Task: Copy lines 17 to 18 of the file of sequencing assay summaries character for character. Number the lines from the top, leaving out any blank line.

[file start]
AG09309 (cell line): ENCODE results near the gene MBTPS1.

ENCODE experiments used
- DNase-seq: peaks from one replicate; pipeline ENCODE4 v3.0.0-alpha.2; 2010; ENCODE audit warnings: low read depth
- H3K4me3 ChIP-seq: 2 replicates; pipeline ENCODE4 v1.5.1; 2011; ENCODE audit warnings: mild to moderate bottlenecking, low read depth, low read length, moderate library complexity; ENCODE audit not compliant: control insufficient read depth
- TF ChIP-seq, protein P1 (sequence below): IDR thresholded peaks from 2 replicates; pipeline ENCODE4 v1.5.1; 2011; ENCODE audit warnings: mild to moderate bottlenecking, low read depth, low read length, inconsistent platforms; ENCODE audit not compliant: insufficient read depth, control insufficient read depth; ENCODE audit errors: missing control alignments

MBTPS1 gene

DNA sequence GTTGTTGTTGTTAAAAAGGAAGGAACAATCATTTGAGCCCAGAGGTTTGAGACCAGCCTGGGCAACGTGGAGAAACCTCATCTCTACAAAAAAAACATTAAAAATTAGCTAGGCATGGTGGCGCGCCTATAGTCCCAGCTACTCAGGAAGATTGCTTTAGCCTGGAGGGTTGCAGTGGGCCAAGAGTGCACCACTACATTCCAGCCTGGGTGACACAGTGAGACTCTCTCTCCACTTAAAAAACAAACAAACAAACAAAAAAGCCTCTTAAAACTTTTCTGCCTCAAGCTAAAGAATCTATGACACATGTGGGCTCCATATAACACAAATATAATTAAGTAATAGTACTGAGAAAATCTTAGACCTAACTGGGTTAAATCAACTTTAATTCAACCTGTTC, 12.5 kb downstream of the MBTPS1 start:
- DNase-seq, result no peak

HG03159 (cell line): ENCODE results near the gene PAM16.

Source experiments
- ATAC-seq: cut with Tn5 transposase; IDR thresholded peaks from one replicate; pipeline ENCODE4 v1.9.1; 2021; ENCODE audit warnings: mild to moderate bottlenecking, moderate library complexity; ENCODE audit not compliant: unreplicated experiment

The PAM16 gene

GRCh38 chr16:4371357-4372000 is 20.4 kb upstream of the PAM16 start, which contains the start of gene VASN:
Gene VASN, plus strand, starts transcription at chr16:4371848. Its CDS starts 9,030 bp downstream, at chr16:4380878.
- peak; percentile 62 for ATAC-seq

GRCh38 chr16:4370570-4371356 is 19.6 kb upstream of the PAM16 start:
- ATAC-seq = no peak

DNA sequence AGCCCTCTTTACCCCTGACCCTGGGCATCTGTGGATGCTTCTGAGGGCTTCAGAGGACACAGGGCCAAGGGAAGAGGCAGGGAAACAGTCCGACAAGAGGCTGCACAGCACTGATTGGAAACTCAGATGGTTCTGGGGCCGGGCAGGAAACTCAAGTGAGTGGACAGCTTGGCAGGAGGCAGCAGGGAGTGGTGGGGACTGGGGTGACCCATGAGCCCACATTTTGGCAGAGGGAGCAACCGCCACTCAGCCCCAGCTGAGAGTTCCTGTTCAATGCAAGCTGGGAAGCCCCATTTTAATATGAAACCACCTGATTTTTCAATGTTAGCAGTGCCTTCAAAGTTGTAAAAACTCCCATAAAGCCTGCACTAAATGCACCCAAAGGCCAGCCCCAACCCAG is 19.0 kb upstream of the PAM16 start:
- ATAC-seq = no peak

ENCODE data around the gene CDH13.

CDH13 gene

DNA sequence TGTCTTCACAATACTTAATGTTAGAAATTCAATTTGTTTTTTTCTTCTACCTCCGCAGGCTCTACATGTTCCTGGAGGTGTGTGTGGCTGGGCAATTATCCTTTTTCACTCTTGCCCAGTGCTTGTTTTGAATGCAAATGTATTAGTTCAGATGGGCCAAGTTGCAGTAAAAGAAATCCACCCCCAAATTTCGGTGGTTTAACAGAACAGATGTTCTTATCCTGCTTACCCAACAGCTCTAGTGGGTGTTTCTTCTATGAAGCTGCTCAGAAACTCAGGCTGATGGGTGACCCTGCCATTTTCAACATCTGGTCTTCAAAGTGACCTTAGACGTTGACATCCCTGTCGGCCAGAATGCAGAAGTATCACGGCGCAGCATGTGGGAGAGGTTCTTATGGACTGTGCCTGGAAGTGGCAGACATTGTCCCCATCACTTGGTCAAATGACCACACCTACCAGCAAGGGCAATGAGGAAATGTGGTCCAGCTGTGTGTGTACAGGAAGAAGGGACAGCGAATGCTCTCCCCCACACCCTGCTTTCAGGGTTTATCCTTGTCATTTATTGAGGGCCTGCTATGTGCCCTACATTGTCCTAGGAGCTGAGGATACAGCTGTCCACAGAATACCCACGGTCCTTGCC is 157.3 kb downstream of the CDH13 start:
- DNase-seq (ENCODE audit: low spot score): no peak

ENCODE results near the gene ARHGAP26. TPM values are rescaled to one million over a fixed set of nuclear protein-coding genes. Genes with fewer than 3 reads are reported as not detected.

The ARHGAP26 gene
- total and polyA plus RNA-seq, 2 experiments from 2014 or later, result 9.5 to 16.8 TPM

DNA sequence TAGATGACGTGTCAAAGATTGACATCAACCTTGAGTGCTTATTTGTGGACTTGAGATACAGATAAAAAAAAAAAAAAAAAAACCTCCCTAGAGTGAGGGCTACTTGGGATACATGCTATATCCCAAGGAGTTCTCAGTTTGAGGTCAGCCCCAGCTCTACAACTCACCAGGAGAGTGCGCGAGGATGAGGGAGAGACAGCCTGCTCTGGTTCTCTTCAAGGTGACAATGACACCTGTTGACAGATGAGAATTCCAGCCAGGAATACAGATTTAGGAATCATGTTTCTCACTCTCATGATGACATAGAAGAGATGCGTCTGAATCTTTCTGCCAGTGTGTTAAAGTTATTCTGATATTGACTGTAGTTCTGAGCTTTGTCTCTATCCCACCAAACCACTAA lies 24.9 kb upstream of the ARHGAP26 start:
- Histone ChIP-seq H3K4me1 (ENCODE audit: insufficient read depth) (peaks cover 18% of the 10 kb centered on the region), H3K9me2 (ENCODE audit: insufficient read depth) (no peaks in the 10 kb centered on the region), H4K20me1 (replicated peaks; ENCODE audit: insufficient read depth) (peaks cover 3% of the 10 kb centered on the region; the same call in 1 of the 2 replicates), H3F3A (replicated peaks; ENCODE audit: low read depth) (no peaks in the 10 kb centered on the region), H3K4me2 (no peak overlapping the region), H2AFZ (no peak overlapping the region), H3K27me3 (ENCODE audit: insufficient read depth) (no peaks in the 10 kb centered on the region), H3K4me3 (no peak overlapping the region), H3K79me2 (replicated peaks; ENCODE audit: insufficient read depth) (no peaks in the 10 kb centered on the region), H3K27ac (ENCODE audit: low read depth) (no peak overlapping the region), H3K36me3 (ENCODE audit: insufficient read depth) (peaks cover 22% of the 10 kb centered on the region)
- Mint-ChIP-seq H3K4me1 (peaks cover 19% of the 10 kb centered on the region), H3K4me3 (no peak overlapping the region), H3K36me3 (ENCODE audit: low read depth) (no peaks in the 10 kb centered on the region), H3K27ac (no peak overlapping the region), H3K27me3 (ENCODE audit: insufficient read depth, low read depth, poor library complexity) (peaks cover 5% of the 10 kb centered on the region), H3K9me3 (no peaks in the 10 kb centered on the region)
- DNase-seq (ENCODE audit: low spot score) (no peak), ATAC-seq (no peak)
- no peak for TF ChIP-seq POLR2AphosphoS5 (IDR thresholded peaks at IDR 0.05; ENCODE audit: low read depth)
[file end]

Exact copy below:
- ATAC-seq = no peak

DNA sequence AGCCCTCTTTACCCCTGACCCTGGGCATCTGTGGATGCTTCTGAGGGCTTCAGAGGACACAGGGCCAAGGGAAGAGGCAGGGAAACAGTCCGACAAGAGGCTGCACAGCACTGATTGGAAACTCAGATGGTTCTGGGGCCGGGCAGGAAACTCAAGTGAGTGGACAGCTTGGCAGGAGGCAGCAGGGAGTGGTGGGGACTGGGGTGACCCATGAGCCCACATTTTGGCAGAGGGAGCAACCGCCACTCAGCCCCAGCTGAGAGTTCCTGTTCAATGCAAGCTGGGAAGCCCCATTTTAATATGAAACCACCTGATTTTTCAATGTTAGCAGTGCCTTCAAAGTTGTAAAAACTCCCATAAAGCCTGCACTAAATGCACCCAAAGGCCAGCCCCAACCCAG is 19.0 kb upstream of the PAM16 start: